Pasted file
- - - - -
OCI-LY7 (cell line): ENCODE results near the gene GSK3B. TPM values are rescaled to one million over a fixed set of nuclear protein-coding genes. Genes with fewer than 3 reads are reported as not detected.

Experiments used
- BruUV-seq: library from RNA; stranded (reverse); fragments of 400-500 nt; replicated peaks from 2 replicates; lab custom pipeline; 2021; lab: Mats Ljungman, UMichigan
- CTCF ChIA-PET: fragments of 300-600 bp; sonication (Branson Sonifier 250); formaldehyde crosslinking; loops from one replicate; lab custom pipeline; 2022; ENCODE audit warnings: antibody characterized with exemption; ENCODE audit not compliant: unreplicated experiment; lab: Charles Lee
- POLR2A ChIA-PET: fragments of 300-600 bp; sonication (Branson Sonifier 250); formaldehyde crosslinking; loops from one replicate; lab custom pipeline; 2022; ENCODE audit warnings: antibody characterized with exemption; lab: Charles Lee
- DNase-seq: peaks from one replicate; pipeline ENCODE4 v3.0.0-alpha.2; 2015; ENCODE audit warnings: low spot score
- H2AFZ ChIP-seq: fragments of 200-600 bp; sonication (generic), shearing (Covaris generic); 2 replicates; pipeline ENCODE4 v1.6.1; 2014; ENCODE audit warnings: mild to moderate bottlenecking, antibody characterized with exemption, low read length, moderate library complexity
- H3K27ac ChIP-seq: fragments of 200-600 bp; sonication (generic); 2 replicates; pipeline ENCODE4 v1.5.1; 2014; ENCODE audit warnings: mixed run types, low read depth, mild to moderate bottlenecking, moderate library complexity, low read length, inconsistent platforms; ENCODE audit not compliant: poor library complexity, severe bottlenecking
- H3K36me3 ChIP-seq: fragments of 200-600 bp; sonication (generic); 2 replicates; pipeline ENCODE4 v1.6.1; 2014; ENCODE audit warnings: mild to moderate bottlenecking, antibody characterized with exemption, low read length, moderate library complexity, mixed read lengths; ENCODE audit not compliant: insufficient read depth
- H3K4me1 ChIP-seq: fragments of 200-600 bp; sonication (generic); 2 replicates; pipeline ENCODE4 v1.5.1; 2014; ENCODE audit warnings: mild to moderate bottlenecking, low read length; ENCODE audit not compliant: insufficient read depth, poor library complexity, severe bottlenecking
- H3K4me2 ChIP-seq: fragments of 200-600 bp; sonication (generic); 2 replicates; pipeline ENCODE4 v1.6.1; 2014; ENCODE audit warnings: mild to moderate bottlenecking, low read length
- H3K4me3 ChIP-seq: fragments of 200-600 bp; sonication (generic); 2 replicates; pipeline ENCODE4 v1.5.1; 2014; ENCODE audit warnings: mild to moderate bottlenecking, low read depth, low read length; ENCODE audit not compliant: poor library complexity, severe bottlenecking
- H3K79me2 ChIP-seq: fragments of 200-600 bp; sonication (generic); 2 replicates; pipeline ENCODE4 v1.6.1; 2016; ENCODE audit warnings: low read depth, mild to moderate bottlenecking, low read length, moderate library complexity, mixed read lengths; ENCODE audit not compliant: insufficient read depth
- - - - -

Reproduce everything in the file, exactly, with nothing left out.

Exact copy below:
OCI-LY7 (cell line): ENCODE results near the gene GSK3B. TPM values are rescaled to one million over a fixed set of nuclear protein-coding genes. Genes with fewer than 3 reads are reported as not detected.

Experiments used
- BruUV-seq: library from RNA; stranded (reverse); fragments of 400-500 nt; replicated peaks from 2 replicates; lab custom pipeline; 2021; lab: Mats Ljungman, UMichigan
- CTCF ChIA-PET: fragments of 300-600 bp; sonication (Branson Sonifier 250); formaldehyde crosslinking; loops from one replicate; lab custom pipeline; 2022; ENCODE audit warnings: antibody characterized with exemption; ENCODE audit not compliant: unreplicated experiment; lab: Charles Lee
- POLR2A ChIA-PET: fragments of 300-600 bp; sonication (Branson Sonifier 250); formaldehyde crosslinking; loops from one replicate; lab custom pipeline; 2022; ENCODE audit warnings: antibody characterized with exemption; lab: Charles Lee
- DNase-seq: peaks from one replicate; pipeline ENCODE4 v3.0.0-alpha.2; 2015; ENCODE audit warnings: low spot score
- H2AFZ ChIP-seq: fragments of 200-600 bp; sonication (generic), shearing (Covaris generic); 2 replicates; pipeline ENCODE4 v1.6.1; 2014; ENCODE audit warnings: mild to moderate bottlenecking, antibody characterized with exemption, low read length, moderate library complexity
- H3K27ac ChIP-seq: fragments of 200-600 bp; sonication (generic); 2 replicates; pipeline ENCODE4 v1.5.1; 2014; ENCODE audit warnings: mixed run types, low read depth, mild to moderate bottlenecking, moderate library complexity, low read length, inconsistent platforms; ENCODE audit not compliant: poor library complexity, severe bottlenecking
- H3K36me3 ChIP-seq: fragments of 200-600 bp; sonication (generic); 2 replicates; pipeline ENCODE4 v1.6.1; 2014; ENCODE audit warnings: mild to moderate bottlenecking, antibody characterized with exemption, low read length, moderate library complexity, mixed read lengths; ENCODE audit not compliant: insufficient read depth
- H3K4me1 ChIP-seq: fragments of 200-600 bp; sonication (generic); 2 replicates; pipeline ENCODE4 v1.5.1; 2014; ENCODE audit warnings: mild to moderate bottlenecking, low read length; ENCODE audit not compliant: insufficient read depth, poor library complexity, severe bottlenecking
- H3K4me2 ChIP-seq: fragments of 200-600 bp; sonication (generic); 2 replicates; pipeline ENCODE4 v1.6.1; 2014; ENCODE audit warnings: mild to moderate bottlenecking, low read length
- H3K4me3 ChIP-seq: fragments of 200-600 bp; sonication (generic); 2 replicates; pipeline ENCODE4 v1.5.1; 2014; ENCODE audit warnings: mild to moderate bottlenecking, low read depth, low read length; ENCODE audit not compliant: poor library complexity, severe bottlenecking
- H3K79me2 ChIP-seq: fragments of 200-600 bp; sonication (generic); 2 replicates; pipeline ENCODE4 v1.6.1; 2016; ENCODE audit warnings: low read depth, mild to moderate bottlenecking, low read length, moderate library complexity, mixed read lengths; ENCODE audit not compliant: insufficient read depth